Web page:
Evidence for climate change

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  • Created by: keeels
  • Created on: 08-05-14 16:55
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  • Evidence for Climate Change
    • Climate change is any significant change in weather of a region over a period of at least several decades,
      • Increasing average temperature or rainfall, or a change in the usual wind direction
    • Long-term climate change
      • Taking temperature as an indicator of climate, there have been huge changes over Earth's history - temperatures have been much higher at some points in the past than they are today
      • The data from the last 400,000 years shows flucations
      • Climate has shifted from cold glacial periods that last around 100,000 years and warmer interglacial periods that lasted around 10,000 years.
        • we're in an interglacial period now
    • Medium term climate change
      • The last glacial period ended about 18,000 years ago
      • The warming of the climate after this was fast at times, but it wasnt constant - about 13,000 years ago that the climate switched back to cooler conditions for about 1000 years
      • Around 5000 years ago, temperatures were higher by 1-2 degrees than today
    • Short- term climate change
      • Global warming is the term used for the rapidly increasing global temperature over the last century - there's been a sharp rise in temperature when you loock at the last 1000 years
      • The overall pattern over the last century shows a general increase in temperature, but the pattern hasn't been constant
      • Global temperatures rose steadily from the early 20th century until the 1940s (although they fluctuated annually), then dropped back down. Scientists thought there would be another glacial period, but temperatures have risen rapidly again since the 1970s (this is global warming)
    • Long Term change evidence
      • Ice cores
        • Scientists drill deep into ice sheets (huge masses of ice) to extract cores of ice. Ice sheets are made up of layers of ice - one layer is formed every year. So the ice at the bottom of the core is really, really old.
        • They can analyse the gases trapped when the ice formed to tell what the temperature was each year. Then they can figure out how temperature has changed over time
        • E.g a core has been extracted from the Antarctic ice sheet to a depth of 3000m and has been used to show temperatures for the last 400,000 years
      • Pollen analysis
        • pollen from plants is often preserved in sediment
        • The preserved pollen can be identified and dated to show when it was released
        • Scientists know the conditions that plants live in now. When they find preserved pollen from similar plants, it indicates that conditions were similar when that pollen was produced
      • Sea level change
        • sea level is affected by things like the volume of water stored as ice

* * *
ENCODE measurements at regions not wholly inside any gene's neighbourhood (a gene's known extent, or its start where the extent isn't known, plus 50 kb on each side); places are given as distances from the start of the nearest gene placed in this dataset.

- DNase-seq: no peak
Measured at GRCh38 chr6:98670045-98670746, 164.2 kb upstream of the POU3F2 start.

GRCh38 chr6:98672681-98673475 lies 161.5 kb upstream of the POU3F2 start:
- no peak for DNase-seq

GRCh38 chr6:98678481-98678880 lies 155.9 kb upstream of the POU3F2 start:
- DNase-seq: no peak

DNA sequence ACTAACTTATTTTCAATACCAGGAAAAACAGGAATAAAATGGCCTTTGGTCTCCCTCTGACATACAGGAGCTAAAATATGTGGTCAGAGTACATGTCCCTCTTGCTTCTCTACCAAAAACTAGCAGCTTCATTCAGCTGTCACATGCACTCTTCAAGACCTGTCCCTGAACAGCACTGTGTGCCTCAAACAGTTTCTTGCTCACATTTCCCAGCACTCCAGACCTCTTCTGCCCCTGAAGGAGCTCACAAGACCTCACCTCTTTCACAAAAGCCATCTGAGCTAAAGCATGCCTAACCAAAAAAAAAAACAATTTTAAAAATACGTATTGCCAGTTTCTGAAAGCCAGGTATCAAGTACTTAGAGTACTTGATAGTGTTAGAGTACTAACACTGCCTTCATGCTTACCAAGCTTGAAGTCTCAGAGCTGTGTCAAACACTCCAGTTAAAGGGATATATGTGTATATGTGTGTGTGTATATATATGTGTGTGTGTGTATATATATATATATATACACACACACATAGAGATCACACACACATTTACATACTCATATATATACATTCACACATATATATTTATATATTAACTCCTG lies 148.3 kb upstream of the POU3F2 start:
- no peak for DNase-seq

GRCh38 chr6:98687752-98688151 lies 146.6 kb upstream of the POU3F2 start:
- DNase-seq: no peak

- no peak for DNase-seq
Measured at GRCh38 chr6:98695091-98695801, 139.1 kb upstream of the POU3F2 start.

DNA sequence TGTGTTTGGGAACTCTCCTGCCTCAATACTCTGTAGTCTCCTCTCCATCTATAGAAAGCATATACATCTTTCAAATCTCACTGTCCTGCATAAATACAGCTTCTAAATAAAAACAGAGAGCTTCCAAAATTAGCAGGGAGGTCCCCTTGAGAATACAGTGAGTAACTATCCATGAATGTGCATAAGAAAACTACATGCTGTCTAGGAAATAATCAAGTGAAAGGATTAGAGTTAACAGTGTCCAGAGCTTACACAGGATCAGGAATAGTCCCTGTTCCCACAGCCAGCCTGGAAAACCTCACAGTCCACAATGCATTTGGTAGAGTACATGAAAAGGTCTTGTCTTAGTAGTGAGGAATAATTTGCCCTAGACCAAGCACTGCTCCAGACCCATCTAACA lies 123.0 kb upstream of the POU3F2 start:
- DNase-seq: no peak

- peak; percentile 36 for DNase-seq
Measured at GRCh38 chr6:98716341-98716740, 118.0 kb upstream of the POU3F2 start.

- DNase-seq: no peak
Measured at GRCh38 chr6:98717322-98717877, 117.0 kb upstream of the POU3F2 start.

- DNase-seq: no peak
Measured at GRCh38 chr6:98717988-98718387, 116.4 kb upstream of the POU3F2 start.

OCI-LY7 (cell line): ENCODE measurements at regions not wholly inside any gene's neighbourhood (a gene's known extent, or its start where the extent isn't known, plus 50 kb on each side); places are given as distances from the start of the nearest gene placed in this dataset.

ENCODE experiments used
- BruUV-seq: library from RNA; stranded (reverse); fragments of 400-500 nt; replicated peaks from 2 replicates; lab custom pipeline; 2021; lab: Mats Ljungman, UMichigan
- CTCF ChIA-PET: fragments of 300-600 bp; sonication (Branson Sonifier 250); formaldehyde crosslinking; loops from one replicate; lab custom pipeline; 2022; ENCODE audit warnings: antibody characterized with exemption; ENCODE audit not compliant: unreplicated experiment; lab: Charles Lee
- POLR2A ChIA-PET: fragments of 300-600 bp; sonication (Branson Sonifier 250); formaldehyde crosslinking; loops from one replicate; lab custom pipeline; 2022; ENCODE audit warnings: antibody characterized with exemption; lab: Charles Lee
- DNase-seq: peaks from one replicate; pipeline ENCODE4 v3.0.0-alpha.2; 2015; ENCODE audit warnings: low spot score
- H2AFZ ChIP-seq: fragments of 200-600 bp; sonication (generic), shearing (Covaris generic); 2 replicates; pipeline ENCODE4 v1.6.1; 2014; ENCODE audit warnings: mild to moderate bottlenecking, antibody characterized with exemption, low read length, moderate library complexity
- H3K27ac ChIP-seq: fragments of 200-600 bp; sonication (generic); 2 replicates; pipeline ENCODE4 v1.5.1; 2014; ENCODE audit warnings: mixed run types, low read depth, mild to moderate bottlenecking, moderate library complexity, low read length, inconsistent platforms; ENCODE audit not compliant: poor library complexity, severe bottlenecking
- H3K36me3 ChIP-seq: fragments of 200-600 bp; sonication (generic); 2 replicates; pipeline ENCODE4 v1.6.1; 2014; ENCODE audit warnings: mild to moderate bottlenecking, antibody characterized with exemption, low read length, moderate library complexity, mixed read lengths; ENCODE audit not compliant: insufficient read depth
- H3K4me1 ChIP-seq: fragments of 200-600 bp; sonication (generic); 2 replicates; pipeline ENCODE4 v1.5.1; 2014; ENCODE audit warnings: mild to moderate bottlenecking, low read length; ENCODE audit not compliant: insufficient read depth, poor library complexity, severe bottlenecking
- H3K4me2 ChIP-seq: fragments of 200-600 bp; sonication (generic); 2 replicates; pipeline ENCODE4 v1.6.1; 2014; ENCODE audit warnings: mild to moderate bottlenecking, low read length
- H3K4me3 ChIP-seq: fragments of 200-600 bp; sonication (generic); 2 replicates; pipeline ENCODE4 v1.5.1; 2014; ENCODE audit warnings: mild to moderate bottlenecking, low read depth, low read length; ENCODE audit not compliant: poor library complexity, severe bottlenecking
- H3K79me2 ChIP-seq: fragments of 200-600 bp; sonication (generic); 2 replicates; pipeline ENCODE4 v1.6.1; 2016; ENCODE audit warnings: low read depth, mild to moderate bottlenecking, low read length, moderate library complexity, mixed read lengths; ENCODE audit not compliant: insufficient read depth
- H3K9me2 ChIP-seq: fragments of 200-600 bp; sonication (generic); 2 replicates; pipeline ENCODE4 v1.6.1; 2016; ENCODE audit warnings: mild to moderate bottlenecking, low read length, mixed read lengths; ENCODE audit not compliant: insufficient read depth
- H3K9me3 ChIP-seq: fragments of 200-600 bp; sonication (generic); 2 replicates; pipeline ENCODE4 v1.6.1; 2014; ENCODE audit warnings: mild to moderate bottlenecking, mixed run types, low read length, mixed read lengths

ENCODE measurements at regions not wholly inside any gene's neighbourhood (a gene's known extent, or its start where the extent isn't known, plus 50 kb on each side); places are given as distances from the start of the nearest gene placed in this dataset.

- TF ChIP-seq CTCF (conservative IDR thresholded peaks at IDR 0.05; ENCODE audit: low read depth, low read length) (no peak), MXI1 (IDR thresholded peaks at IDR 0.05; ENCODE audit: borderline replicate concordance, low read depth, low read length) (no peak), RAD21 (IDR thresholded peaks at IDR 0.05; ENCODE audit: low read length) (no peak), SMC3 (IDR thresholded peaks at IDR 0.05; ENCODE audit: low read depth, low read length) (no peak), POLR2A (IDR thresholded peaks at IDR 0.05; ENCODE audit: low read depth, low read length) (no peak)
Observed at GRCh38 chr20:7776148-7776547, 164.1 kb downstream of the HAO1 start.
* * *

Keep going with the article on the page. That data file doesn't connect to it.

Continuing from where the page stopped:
• Past sea levels are shown by raised beaches (formed when sea levels were higher) Raised beaches can be dated. They indicate that less water was stored as ice (i.e it was warmer)
    • Medium term change
      • Historical records
        • Historical records can indirectly indicate different conditions in the past. E.g agricultural reports (such as harvest times)  show changing conditions throughout human history.
      • Tree rings
        • A new tree ring is formed each year as a tree grows. If conditions that year were good, the tree ring produced will be thick
        • scientists can take cores and count the rings to find the age of a tree. They then look at the thickness of each ring to see what the climate was like each year
        • Tree rings can reliably show and date climate conditions up to 10,000 years ago
      • Retreating glaciers
        • Scientists can tell how big a glacier was and how far it extended by looking at the position of rocks deposited by it. These rocks can be dated to show when they were deposited
        • The distance of the rocks from the current glacier indicates climate change. E.g if the front of the glacier is now miles away from the rocks it indicates that temperatures have increased over that period of time
    • Short term changes
      • Weather records
        • Details of weather conditions have been consistently collected since 1861
        • These can be used to show detailed climate change over the short period they've been collected
      • Polar ice melt
        • Current research into the behaviour of polar ice shows a reduction in the amount of ice at both poles
        • Changes in the extent of polar ice shows changes in the climatic factors affecting them, e.g increased melting shows increased temperatures
      • Ecosystems changes
        • Changes in temperature affect the availability of food and shelter. This affects what species live in an area. So scientists can use changes in how species are distributed to indicate changes in the climate


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